Baby Driver Review

Ansel Elgort is stealing more than hearts in the new action film, Baby Driver.

Orphaned in a car accident as a child, Baby (Elgort) becomes a delinquent to get by. As a teen, he finds himself back behind the wheel as a getaway driver. Viewers learn quickly that this new gig is retribution for stealing robbery ringleader Doc’s (Kevin Spacey) car and that Baby has two more gigs to complete before his debt is paid. Baby soon learns that he’s “never done” and that the debt will never be considered “paid”. Complications increase when Baby finds a love interest at a local diner. Love develops and as expected, chaos ensues.

Since opening, the film has raked in over $41 million worldwide. This expected commercial success includes all the classic action movie components including chase scenes, shootouts and romance. Writer and Director, Edgar Wright has masterfully written a script that combines drama with comedy in a way that is believable and fluid. He has judiciously placed jokes to add levity and lessen tension and has inserted such characters as Doc’s nephew to inject dry humor.

Wright’s film boasts a unique form of editing and cinematography that keeps the audience engaged in a seemingly extended music video. Even stacks of cash are dropped on the table to a choreographed beat, creating a soundtrack that spans all genres and generation.

Wright’s unique approach is revealed to the unassuming viewer when Baby becomes aware of the soundtrack and uses it to drown out recurring memories of his earlier car accident. Baby even makes his own music out of recorded conversations; which makes for a comical moment in the film.

The success of Wright’s film does not lie solely with him. It is supported by a tremendous and often witty cast of Kevin Spacey, Jamie Foxx, Ansel Elgort, Jon Hamm, Eiza Gonzalez, Lily James and many others.

Wright’s trailblazing efforts to create new genres of action films with Baby Driver, is not without shortcomings. Unlike other films of similar genres, there is noticeably less violence at the beginning of the film. This lack of violence paired with a sudden impaling and a shootout end of the film place the viewer initially in a disorientated state. Additionally, the tight music track editing becomes lazy towards the end of the film and it becomes apparent that the beats no longer sync. Despite these minor flaws, Baby Driver is a movie worth racing to and one that is sure to entertain.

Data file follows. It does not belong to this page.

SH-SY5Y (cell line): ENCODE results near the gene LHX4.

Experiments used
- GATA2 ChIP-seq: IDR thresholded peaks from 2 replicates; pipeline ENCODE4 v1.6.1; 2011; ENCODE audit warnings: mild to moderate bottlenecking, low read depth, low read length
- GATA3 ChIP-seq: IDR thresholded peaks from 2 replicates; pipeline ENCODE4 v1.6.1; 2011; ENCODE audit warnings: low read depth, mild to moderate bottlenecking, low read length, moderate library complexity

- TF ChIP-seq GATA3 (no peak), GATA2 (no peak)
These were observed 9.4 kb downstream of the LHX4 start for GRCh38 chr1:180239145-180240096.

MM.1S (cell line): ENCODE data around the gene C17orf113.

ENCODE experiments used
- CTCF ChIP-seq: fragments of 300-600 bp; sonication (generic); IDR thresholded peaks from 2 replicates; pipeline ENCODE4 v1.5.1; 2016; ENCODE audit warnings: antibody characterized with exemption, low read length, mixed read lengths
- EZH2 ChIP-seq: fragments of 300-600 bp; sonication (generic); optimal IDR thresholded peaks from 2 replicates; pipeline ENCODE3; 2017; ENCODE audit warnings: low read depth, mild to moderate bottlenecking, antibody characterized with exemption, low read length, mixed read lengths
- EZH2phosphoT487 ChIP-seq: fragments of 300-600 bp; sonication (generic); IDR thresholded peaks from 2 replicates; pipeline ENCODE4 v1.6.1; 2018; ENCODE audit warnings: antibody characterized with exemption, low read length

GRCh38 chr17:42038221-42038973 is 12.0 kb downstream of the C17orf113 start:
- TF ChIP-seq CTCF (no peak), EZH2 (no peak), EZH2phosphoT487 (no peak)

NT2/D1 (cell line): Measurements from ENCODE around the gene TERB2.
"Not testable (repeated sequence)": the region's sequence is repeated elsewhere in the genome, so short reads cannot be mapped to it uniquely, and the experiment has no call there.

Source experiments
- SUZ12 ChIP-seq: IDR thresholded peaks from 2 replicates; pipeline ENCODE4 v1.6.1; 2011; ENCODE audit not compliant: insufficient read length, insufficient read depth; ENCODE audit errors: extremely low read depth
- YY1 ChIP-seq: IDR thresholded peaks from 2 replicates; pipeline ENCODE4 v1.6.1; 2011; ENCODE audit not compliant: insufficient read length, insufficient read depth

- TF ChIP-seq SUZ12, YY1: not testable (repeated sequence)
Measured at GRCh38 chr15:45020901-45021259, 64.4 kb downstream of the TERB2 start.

The Force Will Always Be With Me

This past week the world lost two amazing women; Carrie Fisher and her mother Debbie Reynolds.

Although, I never had the honor of meeting Debbie, I did meet Carrie. That experience will be one that I will always remember and cherish.

It was a late night at Harvard University and Carrie Fisher was being honored with The Cultural Humanism Award for her work; especially as an activist. The steps of Harvard’s Memorial Church were lined with Darth Vaders and Imperial Soldiers patiently waiting for the arrival of Princess Leia.

Carrie and her sidekick, Gary, a loveable French Bulldog, arrived to the venue with only minutes to spare.  She was not able to stop to greet the crowd on the steps on the way in, but promised to come back to us on her way out.

After accepting her award and sharing her talents as a storyteller with the crowd, she came out to greet us. Gary came running out behind her; tongue hanging, as he chased the rats that were almost as big as he was. “Gary get back here,” Carrie chuckled turning to us with a request to follow her.  She explained that she wanted to meet with all of us, but away from the crowds.  Like the Pied Piper, Carrie led us off campus and about a block to her car.  On the way she stopped for a selfie with a young woman in a wheelchair dressed as Princess Leia.

As we continued the walk, Carrie hugged an awkward glass trophy; while balancing a bag and a few other items. She made light conversation, periodically asking how we all were and making sure no one was left behind.

Steps away from her car, she lost her grasp of the trophy. It quickly slipped out of her hands and broke into many pieces on the ground. She did not get mad or upset at the loss, but quickly made sure everyone was okay. As she picked up the sharp trophy pieces, she told us not to be upset because it was only a thing and that everyone’s happiness and wellbeing was of much higher importance.

Before she hopped in her car, she gathered the group for a picture (that’s me to the right of Carrie) and signed autographs. We thanked her and waved as she pulled away.


As I look back at the photograph taken that evening, I can’t help but smile and feel so lucky to have met her.

Carrie was a wonderful person that left an impact no matter where she went; whether it was showing girls their strengths through her roles or using life experience as opportunities to learn, teach, and grow. I can’t think of a better way to honor her than to live with the same amount of positivity that she exhibited that day at Harvard.